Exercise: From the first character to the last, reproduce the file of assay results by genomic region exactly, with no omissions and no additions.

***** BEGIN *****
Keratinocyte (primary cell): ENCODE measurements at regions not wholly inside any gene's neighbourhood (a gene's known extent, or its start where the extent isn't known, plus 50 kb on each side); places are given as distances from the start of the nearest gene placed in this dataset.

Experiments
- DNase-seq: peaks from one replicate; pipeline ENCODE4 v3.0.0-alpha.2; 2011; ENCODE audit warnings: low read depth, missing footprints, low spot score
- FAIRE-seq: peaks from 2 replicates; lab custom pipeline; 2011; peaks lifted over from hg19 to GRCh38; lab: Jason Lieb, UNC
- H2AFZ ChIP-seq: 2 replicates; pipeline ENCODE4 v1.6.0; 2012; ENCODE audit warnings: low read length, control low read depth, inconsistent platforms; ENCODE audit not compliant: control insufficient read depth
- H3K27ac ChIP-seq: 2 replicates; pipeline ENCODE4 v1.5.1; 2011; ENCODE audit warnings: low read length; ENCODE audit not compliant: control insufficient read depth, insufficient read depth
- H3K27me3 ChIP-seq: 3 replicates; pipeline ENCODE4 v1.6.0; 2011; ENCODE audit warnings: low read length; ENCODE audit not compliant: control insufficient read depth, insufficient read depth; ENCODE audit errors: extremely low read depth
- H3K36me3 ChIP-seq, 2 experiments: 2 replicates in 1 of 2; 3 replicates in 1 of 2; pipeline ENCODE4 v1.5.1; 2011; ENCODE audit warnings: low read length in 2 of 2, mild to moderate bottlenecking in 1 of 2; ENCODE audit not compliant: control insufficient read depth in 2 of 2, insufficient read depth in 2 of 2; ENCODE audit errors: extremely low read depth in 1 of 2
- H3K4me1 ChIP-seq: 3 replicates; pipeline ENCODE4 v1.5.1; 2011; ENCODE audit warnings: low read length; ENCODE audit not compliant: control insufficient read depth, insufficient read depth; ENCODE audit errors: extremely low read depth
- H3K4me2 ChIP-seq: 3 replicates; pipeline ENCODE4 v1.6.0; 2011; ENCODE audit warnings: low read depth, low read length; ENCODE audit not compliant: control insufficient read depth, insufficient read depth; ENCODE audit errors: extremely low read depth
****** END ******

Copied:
Keratinocyte (primary cell): ENCODE measurements at regions not wholly inside any gene's neighbourhood (a gene's known extent, or its start where the extent isn't known, plus 50 kb on each side); places are given as distances from the start of the nearest gene placed in this dataset.

Experiments
- DNase-seq: peaks from one replicate; pipeline ENCODE4 v3.0.0-alpha.2; 2011; ENCODE audit warnings: low read depth, missing footprints, low spot score
- FAIRE-seq: peaks from 2 replicates; lab custom pipeline; 2011; peaks lifted over from hg19 to GRCh38; lab: Jason Lieb, UNC
- H2AFZ ChIP-seq: 2 replicates; pipeline ENCODE4 v1.6.0; 2012; ENCODE audit warnings: low read length, control low read depth, inconsistent platforms; ENCODE audit not compliant: control insufficient read depth
- H3K27ac ChIP-seq: 2 replicates; pipeline ENCODE4 v1.5.1; 2011; ENCODE audit warnings: low read length; ENCODE audit not compliant: control insufficient read depth, insufficient read depth
- H3K27me3 ChIP-seq: 3 replicates; pipeline ENCODE4 v1.6.0; 2011; ENCODE audit warnings: low read length; ENCODE audit not compliant: control insufficient read depth, insufficient read depth; ENCODE audit errors: extremely low read depth
- H3K36me3 ChIP-seq, 2 experiments: 2 replicates in 1 of 2; 3 replicates in 1 of 2; pipeline ENCODE4 v1.5.1; 2011; ENCODE audit warnings: low read length in 2 of 2, mild to moderate bottlenecking in 1 of 2; ENCODE audit not compliant: control insufficient read depth in 2 of 2, insufficient read depth in 2 of 2; ENCODE audit errors: extremely low read depth in 1 of 2
- H3K4me1 ChIP-seq: 3 replicates; pipeline ENCODE4 v1.5.1; 2011; ENCODE audit warnings: low read length; ENCODE audit not compliant: control insufficient read depth, insufficient read depth; ENCODE audit errors: extremely low read depth
- H3K4me2 ChIP-seq: 3 replicates; pipeline ENCODE4 v1.6.0; 2011; ENCODE audit warnings: low read depth, low read length; ENCODE audit not compliant: control insufficient read depth, insufficient read depth; ENCODE audit errors: extremely low read depth